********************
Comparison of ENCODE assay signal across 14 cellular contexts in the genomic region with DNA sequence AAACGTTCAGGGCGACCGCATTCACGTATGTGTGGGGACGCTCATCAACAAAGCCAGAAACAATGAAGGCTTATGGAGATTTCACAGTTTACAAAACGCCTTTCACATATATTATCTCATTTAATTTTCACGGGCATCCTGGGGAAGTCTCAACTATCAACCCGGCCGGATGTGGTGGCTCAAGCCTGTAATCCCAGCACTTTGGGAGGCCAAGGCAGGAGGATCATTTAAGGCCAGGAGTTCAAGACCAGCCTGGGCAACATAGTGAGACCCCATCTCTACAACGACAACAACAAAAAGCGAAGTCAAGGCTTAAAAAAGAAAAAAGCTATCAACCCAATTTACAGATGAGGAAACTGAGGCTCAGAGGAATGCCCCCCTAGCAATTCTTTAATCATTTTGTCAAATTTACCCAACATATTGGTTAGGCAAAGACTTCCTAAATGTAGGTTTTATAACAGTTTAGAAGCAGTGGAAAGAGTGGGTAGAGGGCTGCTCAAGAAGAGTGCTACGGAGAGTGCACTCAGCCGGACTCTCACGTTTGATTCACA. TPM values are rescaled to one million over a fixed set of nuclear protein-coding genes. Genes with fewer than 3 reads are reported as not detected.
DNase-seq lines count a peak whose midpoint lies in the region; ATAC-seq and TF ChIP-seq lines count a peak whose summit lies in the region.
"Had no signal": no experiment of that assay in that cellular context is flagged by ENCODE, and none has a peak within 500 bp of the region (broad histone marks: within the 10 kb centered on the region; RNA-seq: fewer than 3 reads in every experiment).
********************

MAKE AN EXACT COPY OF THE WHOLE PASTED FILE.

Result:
Comparison of ENCODE assay signal across 14 cellular contexts in the genomic region with DNA sequence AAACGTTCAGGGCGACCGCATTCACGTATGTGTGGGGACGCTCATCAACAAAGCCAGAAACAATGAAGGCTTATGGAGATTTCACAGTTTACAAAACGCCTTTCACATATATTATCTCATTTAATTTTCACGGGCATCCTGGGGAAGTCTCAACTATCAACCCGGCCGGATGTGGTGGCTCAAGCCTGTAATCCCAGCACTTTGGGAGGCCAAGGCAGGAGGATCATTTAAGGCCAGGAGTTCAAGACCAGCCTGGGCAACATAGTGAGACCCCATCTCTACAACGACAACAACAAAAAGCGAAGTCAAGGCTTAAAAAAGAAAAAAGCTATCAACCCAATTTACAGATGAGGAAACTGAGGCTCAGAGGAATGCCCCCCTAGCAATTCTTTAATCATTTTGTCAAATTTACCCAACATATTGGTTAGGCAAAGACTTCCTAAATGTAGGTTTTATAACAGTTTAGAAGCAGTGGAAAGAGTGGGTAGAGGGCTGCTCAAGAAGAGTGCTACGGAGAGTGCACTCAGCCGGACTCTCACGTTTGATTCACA. TPM values are rescaled to one million over a fixed set of nuclear protein-coding genes. Genes with fewer than 3 reads are reported as not detected.
DNase-seq lines count a peak whose midpoint lies in the region; ATAC-seq and TF ChIP-seq lines count a peak whose summit lies in the region.
"Had no signal": no experiment of that assay in that cellular context is flagged by ENCODE, and none has a peak within 500 bp of the region (broad histone marks: within the 10 kb centered on the region; RNA-seq: fewer than 3 reads in every experiment).